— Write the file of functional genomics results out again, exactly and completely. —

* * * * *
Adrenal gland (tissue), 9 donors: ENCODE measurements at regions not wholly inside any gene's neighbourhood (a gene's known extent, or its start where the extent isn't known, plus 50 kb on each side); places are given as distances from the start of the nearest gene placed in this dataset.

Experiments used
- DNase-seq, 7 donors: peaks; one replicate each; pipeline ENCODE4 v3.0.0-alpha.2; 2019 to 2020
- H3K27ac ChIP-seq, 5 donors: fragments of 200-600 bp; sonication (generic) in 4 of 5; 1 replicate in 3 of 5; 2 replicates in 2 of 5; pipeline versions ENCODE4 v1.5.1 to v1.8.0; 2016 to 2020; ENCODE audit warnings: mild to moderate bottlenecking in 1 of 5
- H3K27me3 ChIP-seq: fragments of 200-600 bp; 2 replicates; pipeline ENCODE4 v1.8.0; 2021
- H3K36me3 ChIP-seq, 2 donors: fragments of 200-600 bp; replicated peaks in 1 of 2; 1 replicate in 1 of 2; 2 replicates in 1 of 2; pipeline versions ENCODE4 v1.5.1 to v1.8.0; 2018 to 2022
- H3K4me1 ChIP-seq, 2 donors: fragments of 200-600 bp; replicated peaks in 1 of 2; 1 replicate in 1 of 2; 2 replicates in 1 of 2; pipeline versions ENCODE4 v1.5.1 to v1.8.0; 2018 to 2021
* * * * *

Adrenal gland (tissue), 9 donors: ENCODE measurements at regions not wholly inside any gene's neighbourhood (a gene's known extent, or its start where the extent isn't known, plus 50 kb on each side); places are given as distances from the start of the nearest gene placed in this dataset.

Experiments used
- DNase-seq, 7 donors: peaks; one replicate each; pipeline ENCODE4 v3.0.0-alpha.2; 2019 to 2020
- H3K27ac ChIP-seq, 5 donors: fragments of 200-600 bp; sonication (generic) in 4 of 5; 1 replicate in 3 of 5; 2 replicates in 2 of 5; pipeline versions ENCODE4 v1.5.1 to v1.8.0; 2016 to 2020; ENCODE audit warnings: mild to moderate bottlenecking in 1 of 5
- H3K27me3 ChIP-seq: fragments of 200-600 bp; 2 replicates; pipeline ENCODE4 v1.8.0; 2021
- H3K36me3 ChIP-seq, 2 donors: fragments of 200-600 bp; replicated peaks in 1 of 2; 1 replicate in 1 of 2; 2 replicates in 1 of 2; pipeline versions ENCODE4 v1.5.1 to v1.8.0; 2018 to 2022
- H3K4me1 ChIP-seq, 2 donors: fragments of 200-600 bp; replicated peaks in 1 of 2; 1 replicate in 1 of 2; 2 replicates in 1 of 2; pipeline versions ENCODE4 v1.5.1 to v1.8.0; 2018 to 2021